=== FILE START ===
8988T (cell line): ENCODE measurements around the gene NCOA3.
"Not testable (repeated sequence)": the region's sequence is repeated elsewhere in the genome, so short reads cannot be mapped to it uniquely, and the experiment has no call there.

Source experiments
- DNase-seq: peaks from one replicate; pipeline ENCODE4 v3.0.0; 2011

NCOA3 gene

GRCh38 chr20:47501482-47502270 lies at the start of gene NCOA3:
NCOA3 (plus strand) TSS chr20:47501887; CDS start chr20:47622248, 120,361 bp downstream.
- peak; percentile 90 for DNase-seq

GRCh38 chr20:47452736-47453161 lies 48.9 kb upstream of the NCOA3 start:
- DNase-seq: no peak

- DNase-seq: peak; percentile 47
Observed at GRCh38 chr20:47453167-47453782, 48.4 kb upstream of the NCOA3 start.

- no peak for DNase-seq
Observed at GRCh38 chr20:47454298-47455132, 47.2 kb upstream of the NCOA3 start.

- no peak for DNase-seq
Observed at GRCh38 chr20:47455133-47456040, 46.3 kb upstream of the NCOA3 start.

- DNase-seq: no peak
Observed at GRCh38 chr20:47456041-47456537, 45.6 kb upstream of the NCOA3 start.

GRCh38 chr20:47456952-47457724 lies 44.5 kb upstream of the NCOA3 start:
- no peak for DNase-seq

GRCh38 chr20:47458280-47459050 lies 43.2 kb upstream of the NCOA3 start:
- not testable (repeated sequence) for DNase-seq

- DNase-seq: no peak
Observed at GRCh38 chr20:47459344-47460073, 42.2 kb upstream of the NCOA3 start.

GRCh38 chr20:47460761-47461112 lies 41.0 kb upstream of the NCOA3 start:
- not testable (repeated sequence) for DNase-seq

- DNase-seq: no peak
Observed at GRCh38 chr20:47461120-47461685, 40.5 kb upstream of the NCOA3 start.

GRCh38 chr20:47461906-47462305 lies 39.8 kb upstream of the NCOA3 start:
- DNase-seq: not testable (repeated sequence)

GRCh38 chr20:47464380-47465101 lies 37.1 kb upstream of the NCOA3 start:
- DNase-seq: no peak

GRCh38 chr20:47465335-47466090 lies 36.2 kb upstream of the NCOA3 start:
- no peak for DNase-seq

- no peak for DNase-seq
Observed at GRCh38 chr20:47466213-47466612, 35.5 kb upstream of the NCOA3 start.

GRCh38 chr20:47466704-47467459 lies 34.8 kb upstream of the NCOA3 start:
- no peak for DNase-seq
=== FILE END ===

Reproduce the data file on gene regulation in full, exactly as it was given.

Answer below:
8988T (cell line): ENCODE measurements around the gene NCOA3.
"Not testable (repeated sequence)": the region's sequence is repeated elsewhere in the genome, so short reads cannot be mapped to it uniquely, and the experiment has no call there.

Source experiments
- DNase-seq: peaks from one replicate; pipeline ENCODE4 v3.0.0; 2011

NCOA3 gene

GRCh38 chr20:47501482-47502270 lies at the start of gene NCOA3:
NCOA3 (plus strand) TSS chr20:47501887; CDS start chr20:47622248, 120,361 bp downstream.
- peak; percentile 90 for DNase-seq

GRCh38 chr20:47452736-47453161 lies 48.9 kb upstream of the NCOA3 start:
- DNase-seq: no peak

- DNase-seq: peak; percentile 47
Observed at GRCh38 chr20:47453167-47453782, 48.4 kb upstream of the NCOA3 start.

- no peak for DNase-seq
Observed at GRCh38 chr20:47454298-47455132, 47.2 kb upstream of the NCOA3 start.

- no peak for DNase-seq
Observed at GRCh38 chr20:47455133-47456040, 46.3 kb upstream of the NCOA3 start.

- DNase-seq: no peak
Observed at GRCh38 chr20:47456041-47456537, 45.6 kb upstream of the NCOA3 start.

GRCh38 chr20:47456952-47457724 lies 44.5 kb upstream of the NCOA3 start:
- no peak for DNase-seq

GRCh38 chr20:47458280-47459050 lies 43.2 kb upstream of the NCOA3 start:
- not testable (repeated sequence) for DNase-seq

- DNase-seq: no peak
Observed at GRCh38 chr20:47459344-47460073, 42.2 kb upstream of the NCOA3 start.

GRCh38 chr20:47460761-47461112 lies 41.0 kb upstream of the NCOA3 start:
- not testable (repeated sequence) for DNase-seq

- DNase-seq: no peak
Observed at GRCh38 chr20:47461120-47461685, 40.5 kb upstream of the NCOA3 start.

GRCh38 chr20:47461906-47462305 lies 39.8 kb upstream of the NCOA3 start:
- DNase-seq: not testable (repeated sequence)

GRCh38 chr20:47464380-47465101 lies 37.1 kb upstream of the NCOA3 start:
- DNase-seq: no peak

GRCh38 chr20:47465335-47466090 lies 36.2 kb upstream of the NCOA3 start:
- no peak for DNase-seq

- no peak for DNase-seq
Observed at GRCh38 chr20:47466213-47466612, 35.5 kb upstream of the NCOA3 start.

GRCh38 chr20:47466704-47467459 lies 34.8 kb upstream of the NCOA3 start:
- no peak for DNase-seq